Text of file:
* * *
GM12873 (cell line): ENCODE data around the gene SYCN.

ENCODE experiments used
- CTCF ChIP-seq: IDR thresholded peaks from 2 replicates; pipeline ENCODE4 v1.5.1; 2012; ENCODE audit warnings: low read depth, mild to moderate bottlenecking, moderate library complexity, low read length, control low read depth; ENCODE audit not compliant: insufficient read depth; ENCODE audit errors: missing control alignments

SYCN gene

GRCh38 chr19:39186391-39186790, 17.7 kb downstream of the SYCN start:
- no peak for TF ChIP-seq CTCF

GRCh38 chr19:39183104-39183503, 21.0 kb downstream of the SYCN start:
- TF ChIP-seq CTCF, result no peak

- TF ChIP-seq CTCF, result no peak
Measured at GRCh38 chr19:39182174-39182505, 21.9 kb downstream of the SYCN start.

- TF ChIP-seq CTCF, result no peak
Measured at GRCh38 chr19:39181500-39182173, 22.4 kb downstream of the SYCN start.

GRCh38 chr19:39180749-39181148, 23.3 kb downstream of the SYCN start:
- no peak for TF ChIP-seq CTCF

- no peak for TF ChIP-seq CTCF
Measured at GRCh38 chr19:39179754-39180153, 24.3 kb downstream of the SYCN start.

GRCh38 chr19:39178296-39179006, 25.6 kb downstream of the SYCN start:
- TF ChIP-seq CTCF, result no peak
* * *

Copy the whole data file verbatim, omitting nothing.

GM12873 (cell line): ENCODE data around the gene SYCN.

ENCODE experiments used
- CTCF ChIP-seq: IDR thresholded peaks from 2 replicates; pipeline ENCODE4 v1.5.1; 2012; ENCODE audit warnings: low read depth, mild to moderate bottlenecking, moderate library complexity, low read length, control low read depth; ENCODE audit not compliant: insufficient read depth; ENCODE audit errors: missing control alignments

SYCN gene

GRCh38 chr19:39186391-39186790, 17.7 kb downstream of the SYCN start:
- no peak for TF ChIP-seq CTCF

GRCh38 chr19:39183104-39183503, 21.0 kb downstream of the SYCN start:
- TF ChIP-seq CTCF, result no peak

- TF ChIP-seq CTCF, result no peak
Measured at GRCh38 chr19:39182174-39182505, 21.9 kb downstream of the SYCN start.

- TF ChIP-seq CTCF, result no peak
Measured at GRCh38 chr19:39181500-39182173, 22.4 kb downstream of the SYCN start.

GRCh38 chr19:39180749-39181148, 23.3 kb downstream of the SYCN start:
- no peak for TF ChIP-seq CTCF

- no peak for TF ChIP-seq CTCF
Measured at GRCh38 chr19:39179754-39180153, 24.3 kb downstream of the SYCN start.

GRCh38 chr19:39178296-39179006, 25.6 kb downstream of the SYCN start:
- TF ChIP-seq CTCF, result no peak